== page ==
Third-party animal welfare programs and pledges may be making headlines, but they may not be making changes on the majority of poultry farms just yet.
As part of the quarterly WATT/Rennier Poultry Confidence Index survey, WATT Global Media is asking additional questions about the state of the industry as well as emerging trends, technologies and challenges. This blog post reflects the results of supplemental questions included in the June 2018 survey. The next installment of Dr. Greg Rennier’s column reflecting the results of this quarter’s survey will be published in the August issue of WATT PoultryUSA.
Using enrichments, natural light in broiler housing
The domestic and international poultry industry is under increasing pressure to modify its husbandry methods in an effort to elevate animal welfare. One such modification is the addition of so-called engagements which are apparatuses installed in poultry housing to stimulate animals and allow them to express natural behaviors. Some third-party animal welfare systems call for inclusion of these engagements.
When asked: “Are you currently using enrichments in your broiler housing? Enrichments should be considered items such as windows for natural light and structures designed to engage the animals.”
- 22.1 percent responded, “Yes.”
- 25.6 percent responded, “It's being considered but it's not decided.”
- 52.3 percent responded, “No.”
In March 2018, this survey asked whether the respondents consider these engagements useful in improving flock performance. Only 18 percent said they are helpful.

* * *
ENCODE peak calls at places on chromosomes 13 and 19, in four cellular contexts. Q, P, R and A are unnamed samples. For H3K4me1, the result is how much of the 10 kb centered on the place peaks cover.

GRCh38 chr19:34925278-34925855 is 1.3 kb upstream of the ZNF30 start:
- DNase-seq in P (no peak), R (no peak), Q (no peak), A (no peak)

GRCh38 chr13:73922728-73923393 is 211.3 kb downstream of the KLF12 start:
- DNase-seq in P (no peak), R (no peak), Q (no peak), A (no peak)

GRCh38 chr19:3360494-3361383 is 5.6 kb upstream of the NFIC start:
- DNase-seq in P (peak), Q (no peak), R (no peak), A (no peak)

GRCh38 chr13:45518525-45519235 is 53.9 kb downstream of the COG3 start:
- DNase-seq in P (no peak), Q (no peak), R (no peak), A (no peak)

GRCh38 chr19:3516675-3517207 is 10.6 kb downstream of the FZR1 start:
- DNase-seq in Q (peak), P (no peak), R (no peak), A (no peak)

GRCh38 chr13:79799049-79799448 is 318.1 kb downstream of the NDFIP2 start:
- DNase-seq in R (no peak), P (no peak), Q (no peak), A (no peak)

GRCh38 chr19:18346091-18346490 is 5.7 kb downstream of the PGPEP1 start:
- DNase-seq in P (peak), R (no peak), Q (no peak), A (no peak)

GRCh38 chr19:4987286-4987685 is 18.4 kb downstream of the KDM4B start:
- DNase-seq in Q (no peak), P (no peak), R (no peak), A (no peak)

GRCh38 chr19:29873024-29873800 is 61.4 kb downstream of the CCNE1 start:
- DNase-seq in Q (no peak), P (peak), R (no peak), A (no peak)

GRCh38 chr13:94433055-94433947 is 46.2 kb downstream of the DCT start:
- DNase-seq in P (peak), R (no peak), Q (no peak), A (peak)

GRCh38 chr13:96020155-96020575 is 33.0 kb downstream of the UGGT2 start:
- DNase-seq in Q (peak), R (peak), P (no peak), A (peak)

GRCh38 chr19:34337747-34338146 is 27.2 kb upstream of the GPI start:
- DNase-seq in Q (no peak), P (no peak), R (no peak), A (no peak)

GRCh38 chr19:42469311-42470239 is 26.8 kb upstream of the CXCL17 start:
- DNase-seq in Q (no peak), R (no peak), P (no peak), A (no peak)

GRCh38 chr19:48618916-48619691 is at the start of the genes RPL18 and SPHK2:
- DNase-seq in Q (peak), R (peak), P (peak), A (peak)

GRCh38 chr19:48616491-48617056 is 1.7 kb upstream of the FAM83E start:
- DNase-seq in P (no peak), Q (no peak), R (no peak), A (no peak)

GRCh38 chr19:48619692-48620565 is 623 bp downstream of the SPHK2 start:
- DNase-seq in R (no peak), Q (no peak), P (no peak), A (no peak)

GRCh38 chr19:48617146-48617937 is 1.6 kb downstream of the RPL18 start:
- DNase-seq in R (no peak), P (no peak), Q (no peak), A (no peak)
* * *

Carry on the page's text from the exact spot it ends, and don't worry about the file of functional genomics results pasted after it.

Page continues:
Trade conflicts between the U.S. and its trade partners are escalating under the stewardship of President Donald Trump. In June 2018, the US and China escalated what is being called a trade war that could potentially affect the domestic and global agrarian economy. There are continuing overtones of economic conflict with key trading partners like Mexico, Canada and members of the European Union. Moreover, the future of the North American Free Trade Agreement is still in question as negotiations surrounding the trilateral pact continue ahead of summer elections in Mexico and fall elections in the U.S.
When asked, “How do you rate the Trump Administration's handling of international trade issues impacting the poultry business and agriculture as a whole?”
- 23.40 percent responded, “Strongly approve.”
- 21.30 percent responded, “Approve.”
- 8.50 percent responded, “Slightly approve.”
- 11.70 percent responded, “Neither approve nor disapprove.”
- 7.40 percent responded, “Slightly disapprove.”
- 18.1 percent responded, “Disapprove.”
- 9.6 percent responded, “Strongly disapprove.”
Resource-based versus outcome-based welfare standards
Moving away from resource-based welfare standards to outcome-based standards allows poultry producers to experiment and innovate while pursuing continuous improvement. Outcome-based standards require evaluation of the physical condition of the birds. For broilers and turkeys, it’s possible to conduct flock evaluations at the processing plant and reduce additional bird handling on the farm.
These evaluations can be used to access bird condition and determine where and when in the production process – in the growing house, during catching, during unloading or hanging, during stunning, scalding or picking – the damage to the bird occurred.
When asked, “Which statement best describes your company’ process for monitoring bird condition at the processing plant to attribute the source (for example growing, loadout, live hang, picker or scalder) of carcass damage and downgrades, such as broken wings, bruises, breast blisters, paw burns/swelling or scratches.”
- 37.6 percent responded, “We use an in-house evaluation system.”
- 12.9 percent responded, “We use an industry benchmarking system.”
- 17.6 percent responded, “We evaluate flocks using third-party auditing standards.”
- 1.2 percent responded, “We are considering formalizing a system to monitor these issues.”
- 30.6 percent responded, “This issue is not a concern.”